13 Apr 2003, 13:05 #17

I am now being tested.......Image


Thank you, Joel, for your writings.... (and everyone else)

I will NEVER take another puff....
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Joanne Gold
Joined: 18 Dec 2008, 23:58

15 Aug 2003, 04:22 #18

When we initially quit smoking we often wonder how strong we would be during a time crisis or horrific tragedy, if we could really refrain from smoking. This is why we must take things one day at a time and really understand our addiction. Impending doom for relapse can even cause some smokers to never quit. It is important that we understand that strength has nothing to do with relapse during difficult times. Who would feel strong and comfortable while looking closely into the face of tragedy? Knowledge and commitment keep our quits alive and well, not our emotions and strength.

Recently tragedy struck at home. I am shocked and in a sort of a surreal mode here. Not once did smoking occur to me except for watching those still trapped within this addiction. Even if I had longed to join those in the smoking whirlwind just for the sake of camaraderie amongst loved ones, it would have been knowledge that kept me from doom.

I clearly understand the law of addiction and you should, too. I haven't smoked for almost five years and some might say that at this point it must be the comfort that keeps me safe. It is much more than that, a lesson I learned the hard way where ignorance destroyed a six year quit. Take heed, a lesson in which you should learn from the mistakes of others, rather than your own.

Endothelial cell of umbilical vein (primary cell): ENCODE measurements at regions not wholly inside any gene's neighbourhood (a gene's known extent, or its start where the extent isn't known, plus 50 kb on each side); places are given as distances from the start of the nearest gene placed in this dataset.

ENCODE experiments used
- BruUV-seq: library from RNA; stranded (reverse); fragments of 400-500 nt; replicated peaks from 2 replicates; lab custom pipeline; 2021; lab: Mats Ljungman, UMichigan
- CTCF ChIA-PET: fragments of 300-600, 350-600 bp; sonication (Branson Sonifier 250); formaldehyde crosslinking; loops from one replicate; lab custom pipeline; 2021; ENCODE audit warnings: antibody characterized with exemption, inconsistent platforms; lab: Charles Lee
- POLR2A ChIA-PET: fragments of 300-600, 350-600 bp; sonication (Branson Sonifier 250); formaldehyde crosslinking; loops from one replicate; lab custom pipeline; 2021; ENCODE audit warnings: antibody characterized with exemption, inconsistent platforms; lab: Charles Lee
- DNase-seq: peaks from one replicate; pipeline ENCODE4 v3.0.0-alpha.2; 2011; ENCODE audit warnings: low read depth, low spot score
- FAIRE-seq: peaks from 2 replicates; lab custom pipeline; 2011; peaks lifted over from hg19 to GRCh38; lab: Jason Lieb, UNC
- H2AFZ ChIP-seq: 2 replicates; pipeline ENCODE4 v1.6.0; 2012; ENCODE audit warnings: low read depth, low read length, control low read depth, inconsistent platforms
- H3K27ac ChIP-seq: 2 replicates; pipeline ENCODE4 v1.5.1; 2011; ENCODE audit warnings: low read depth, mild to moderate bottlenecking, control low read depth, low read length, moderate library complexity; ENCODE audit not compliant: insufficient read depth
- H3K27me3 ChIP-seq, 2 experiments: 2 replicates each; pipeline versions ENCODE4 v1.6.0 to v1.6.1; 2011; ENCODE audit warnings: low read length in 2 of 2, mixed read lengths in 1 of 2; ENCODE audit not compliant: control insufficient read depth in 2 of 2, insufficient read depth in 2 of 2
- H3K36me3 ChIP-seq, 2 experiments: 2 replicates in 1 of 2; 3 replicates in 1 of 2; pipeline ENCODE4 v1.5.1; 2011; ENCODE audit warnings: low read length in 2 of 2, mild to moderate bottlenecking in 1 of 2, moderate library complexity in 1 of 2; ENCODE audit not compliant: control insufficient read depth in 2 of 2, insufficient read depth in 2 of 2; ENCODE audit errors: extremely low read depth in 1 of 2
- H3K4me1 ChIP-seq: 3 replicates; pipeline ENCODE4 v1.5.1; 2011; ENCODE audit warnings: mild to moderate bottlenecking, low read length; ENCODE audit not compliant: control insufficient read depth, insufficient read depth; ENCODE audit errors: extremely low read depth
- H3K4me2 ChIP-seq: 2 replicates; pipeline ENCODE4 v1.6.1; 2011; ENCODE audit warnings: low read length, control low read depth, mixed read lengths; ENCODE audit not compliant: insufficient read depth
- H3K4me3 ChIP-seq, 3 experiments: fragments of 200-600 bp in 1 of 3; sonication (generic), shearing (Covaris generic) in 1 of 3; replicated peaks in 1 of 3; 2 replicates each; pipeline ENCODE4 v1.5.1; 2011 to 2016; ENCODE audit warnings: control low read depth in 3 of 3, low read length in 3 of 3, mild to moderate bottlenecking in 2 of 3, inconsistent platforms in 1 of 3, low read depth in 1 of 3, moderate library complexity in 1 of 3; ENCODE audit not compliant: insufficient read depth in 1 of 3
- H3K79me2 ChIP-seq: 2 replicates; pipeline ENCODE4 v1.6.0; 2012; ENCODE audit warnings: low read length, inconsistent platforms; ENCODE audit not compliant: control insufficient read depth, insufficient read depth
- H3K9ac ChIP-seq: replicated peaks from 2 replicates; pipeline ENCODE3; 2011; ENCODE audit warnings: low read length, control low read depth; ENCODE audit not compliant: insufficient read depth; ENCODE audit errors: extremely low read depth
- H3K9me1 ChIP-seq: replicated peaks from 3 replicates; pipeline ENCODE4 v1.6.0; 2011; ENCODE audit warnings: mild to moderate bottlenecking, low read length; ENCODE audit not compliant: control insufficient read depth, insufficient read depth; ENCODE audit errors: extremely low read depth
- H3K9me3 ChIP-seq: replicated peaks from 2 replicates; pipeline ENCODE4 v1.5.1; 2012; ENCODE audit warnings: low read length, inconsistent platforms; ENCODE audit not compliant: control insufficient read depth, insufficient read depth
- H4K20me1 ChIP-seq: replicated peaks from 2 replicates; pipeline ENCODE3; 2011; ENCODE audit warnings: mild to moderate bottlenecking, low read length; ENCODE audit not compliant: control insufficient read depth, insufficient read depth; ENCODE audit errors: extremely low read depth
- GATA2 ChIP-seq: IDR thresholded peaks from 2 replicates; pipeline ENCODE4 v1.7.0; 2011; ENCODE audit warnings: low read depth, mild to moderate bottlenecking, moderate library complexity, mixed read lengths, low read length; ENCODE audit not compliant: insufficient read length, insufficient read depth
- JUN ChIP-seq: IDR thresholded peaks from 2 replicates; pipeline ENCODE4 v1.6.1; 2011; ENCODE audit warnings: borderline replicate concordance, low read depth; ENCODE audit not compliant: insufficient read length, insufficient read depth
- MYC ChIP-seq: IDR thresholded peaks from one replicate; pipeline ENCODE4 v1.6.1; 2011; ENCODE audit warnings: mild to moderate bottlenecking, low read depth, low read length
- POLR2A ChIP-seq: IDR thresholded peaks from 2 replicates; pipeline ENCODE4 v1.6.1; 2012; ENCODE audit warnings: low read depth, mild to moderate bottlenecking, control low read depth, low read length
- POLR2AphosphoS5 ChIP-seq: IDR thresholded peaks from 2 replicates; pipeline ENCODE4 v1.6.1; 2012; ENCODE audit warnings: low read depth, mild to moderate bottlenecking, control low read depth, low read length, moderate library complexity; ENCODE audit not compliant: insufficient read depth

We may never be prepared for what lies ahead but we can still be assured that we each have a quit100% guaranteed free of relapse, all we have to do is NEVER TAKE ANOTHER PUFF. (and don't forget, we do that one day at a time)

JoanneImage
Last edited by Joanne Gold on 11 Oct 2010, 19:43, edited 2 times in total.
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John (Gold)
Joined: 18 Dec 2008, 23:57

18 Dec 2003, 08:51 #19

 
Over the years we've seen many members lose close loved ones and not use their passing as an excuse for chemical relapse. If death is a legitimate reason for relapse then we need to turn off the lights right now and close Freedom's doors because if we plan on living a full life then we're each almost certain to lose someone close.

Regardless of the nature or gravity of any challenge life throws our way, adding chemical relapse to the challenge makes absolutely no sense at all. The next few minutes are all any of us can control and each will always be entirely doable. Only one rule, no nicotine today!
Breathe deep, hug hard, live long! John
Last edited by John (Gold) on 11 Oct 2010, 19:43, edited 2 times in total.
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Rickgoldx5
Joined: 18 Dec 2008, 23:58

18 Dec 2003, 23:05 #20

ImageThank You for this bump John, it always gets me.
Rick
One year, seven months, two weeks, 1 hour, 50 minutes and 9 seconds. 47446 cigarettes not smoked, saving $11,838.64. Life saved: 23 weeks, 3 days, 17 hours, 50 minutes.